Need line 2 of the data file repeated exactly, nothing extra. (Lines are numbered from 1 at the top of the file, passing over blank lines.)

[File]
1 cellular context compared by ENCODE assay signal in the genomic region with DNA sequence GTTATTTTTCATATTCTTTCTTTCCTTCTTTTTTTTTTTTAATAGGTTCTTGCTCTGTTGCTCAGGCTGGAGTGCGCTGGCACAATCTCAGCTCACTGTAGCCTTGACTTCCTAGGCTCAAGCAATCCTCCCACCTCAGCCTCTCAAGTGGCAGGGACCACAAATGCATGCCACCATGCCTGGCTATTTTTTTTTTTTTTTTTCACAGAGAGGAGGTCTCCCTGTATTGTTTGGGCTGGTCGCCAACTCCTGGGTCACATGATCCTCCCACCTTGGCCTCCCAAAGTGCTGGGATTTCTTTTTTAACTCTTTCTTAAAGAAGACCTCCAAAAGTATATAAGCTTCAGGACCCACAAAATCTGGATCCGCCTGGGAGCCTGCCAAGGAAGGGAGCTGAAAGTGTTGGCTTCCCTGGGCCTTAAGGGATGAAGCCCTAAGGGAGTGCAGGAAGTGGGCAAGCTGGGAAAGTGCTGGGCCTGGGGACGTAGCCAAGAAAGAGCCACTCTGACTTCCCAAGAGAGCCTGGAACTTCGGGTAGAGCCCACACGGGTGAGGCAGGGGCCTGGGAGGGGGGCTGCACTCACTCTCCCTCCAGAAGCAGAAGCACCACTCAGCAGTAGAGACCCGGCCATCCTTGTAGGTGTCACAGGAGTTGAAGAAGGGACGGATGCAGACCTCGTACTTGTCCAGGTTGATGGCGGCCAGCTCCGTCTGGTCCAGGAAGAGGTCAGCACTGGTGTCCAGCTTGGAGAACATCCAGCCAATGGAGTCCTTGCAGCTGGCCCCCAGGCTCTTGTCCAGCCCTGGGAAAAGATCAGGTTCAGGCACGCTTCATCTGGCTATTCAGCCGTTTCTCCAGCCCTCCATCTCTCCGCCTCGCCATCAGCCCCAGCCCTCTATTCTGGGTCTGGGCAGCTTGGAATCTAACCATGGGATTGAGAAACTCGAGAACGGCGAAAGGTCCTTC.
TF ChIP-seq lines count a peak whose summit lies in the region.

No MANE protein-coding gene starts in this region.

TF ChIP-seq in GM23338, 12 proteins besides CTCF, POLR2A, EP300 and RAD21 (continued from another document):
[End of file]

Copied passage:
TF ChIP-seq lines count a peak whose summit lies in the region.